Delayed maintenance schedules tighten labor market, Hurricane, storm-related shutdowns impact operations
The coronavirus pandemic may be officially over, but the longer-term impacts are lingering in the US refining sector, which has seen a spate of accidents over the past nine months. Some industry players put the onus of recent refining accidents and emissions events on plant maintenance delayed by the coronavirus in 2020, compounded by a return of demand in 2021 as lockdowns ended, S&P Global reported.
As the US economy began to reopen in late 2021 from coronavirus-related lockdowns, rapidly rising demand in 2022 pushed refiners to operate at record high utilization rates to meet demand and make up for US refinery capacity closed by the pandemic, pushing out turnaround schedules into 2023 for many US refiners.
“And now you’ve got this real cluster of shutdowns and turnarounds,” said Mike Smith, chair of the National Oil Bargaining Program for the United Steelworkers, in a May 30 interview.
“Now that we are seeing this turnaround cycle, obviously it’s a dangerous time shutting down, starting up units, but it’s a necessity. And I believe it’s definitely needed and we need to do it safely,” he said.
“Now you have refineries and plants that may not have had the maintenance necessary. And now they are running more than they normally ran for months and years at a time. So I think the plants are sending a message to us that they need maintenance,” he added.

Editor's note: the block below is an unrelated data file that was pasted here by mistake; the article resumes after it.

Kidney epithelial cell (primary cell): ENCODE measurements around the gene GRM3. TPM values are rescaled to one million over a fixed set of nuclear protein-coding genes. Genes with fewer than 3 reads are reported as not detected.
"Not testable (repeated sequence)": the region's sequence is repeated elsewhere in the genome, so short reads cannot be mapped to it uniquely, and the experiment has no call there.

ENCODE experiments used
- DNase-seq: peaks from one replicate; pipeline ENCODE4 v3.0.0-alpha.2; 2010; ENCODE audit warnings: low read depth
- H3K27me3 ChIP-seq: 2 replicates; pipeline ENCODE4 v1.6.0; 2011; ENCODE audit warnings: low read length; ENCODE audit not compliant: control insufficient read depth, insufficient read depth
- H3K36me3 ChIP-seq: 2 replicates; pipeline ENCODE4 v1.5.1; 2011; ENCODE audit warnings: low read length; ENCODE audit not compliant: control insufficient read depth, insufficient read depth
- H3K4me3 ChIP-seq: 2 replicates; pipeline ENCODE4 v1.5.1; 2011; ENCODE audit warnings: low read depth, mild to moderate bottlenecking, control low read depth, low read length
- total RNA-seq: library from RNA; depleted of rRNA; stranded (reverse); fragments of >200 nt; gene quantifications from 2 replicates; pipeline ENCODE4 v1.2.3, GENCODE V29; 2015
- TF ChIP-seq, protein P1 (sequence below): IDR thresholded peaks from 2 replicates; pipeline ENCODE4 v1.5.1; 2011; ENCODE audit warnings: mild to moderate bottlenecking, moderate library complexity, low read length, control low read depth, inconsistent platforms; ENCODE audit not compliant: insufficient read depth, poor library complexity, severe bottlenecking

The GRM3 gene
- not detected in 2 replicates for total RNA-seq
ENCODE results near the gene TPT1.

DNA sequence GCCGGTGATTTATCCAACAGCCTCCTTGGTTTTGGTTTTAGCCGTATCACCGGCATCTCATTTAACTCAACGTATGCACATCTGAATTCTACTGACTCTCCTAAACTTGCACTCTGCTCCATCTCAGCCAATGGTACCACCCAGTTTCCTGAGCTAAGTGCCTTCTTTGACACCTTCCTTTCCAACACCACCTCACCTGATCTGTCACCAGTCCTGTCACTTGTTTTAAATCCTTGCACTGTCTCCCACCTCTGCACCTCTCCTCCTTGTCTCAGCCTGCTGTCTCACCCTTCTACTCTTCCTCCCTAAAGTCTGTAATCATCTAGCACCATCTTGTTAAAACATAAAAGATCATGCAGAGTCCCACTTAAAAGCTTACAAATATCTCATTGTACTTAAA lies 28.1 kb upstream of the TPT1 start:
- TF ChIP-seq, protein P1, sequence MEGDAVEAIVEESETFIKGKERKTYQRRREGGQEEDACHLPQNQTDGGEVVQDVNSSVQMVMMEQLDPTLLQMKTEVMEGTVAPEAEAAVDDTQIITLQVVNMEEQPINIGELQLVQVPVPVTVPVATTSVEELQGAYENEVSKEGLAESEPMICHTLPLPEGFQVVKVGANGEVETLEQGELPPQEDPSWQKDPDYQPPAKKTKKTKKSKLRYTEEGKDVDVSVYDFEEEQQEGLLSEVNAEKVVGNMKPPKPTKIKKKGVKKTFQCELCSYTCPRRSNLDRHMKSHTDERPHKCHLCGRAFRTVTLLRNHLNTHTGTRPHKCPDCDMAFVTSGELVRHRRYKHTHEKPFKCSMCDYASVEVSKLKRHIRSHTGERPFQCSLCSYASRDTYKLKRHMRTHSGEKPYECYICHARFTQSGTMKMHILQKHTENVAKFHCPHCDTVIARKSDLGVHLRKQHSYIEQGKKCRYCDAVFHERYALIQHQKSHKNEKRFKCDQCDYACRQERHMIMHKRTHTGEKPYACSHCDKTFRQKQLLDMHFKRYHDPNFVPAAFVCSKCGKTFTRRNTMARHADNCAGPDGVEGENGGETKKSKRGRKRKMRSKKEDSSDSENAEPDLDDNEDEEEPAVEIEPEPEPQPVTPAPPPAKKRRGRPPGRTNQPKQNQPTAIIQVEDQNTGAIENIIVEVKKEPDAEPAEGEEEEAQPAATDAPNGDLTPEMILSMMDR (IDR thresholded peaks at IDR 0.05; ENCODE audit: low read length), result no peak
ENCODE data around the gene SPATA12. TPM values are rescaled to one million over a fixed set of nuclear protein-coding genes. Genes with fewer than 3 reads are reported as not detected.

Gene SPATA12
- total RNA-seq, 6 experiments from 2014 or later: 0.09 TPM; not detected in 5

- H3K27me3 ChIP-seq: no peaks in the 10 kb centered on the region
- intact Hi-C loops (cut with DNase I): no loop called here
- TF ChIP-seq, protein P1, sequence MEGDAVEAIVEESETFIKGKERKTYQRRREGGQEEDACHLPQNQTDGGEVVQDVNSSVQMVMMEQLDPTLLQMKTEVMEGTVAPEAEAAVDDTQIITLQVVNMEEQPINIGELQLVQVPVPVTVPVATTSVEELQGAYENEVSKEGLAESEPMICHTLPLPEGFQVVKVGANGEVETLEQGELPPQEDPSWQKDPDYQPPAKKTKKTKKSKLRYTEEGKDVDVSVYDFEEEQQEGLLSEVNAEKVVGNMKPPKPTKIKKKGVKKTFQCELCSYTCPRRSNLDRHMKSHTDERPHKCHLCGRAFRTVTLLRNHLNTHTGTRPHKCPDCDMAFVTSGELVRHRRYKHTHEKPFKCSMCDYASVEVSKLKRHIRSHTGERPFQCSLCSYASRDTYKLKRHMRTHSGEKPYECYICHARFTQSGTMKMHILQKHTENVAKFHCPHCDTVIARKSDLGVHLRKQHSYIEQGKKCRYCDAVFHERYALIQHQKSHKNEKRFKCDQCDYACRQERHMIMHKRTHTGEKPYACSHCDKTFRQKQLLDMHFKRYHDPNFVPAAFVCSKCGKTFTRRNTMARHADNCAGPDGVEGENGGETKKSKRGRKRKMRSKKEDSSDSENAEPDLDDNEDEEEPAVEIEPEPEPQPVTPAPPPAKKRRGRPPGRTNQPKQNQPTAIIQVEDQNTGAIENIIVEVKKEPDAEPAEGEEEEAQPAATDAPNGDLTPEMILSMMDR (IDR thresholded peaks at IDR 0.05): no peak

Heavy Q1 refining maintenance
Virtually every US refiner has attributed their heavier-than-normal turnaround schedule in the first half of 2023 to return-to-normalized turnaround schedules disrupted by the pandemic.
US independent refiner PBF Energy said on its first quarter results call that it conducted extensive planned turnarounds and work across its six-refinery system in Q1. And plans to conduct extensive maintenance and multiple turnarounds for the remainder of 2023, moving forward to a more a normalized turnaround schedule in 2024.
“And now that we are seeing this turnaround cycle obviously it’s a dangerous time shutting down, starting up units. But it’s a necessity and I believe it’s definitely needed and we need to do it safely,” Smith added.
Turnarounds and planned maintenance at US refineries are often scheduled years in advance and orchestrate hundreds of refinery workers with thousands of contract workers to complete the task, said Smith. The USW represents about 30,000 workers in refineries, pipelines, petrochemical plants and terminals across the United States.
And by the nature of the business, refinery incidents are bound to happen.
“Refineries are very complex, running 24 hours per day at high pressures and high temperatures. No matter how good the safety procedures are [and US refineries put a high degree of importance on safety], accidents are inevitable,” said John Auers, managing director of Refined Fuels Analytics, the downstream affiliate of RBN Energy.
“Most of the time it is due to some human error, in many cases a series of errors. I don’t think four fatal incidents over the past year define a pattern,” he added.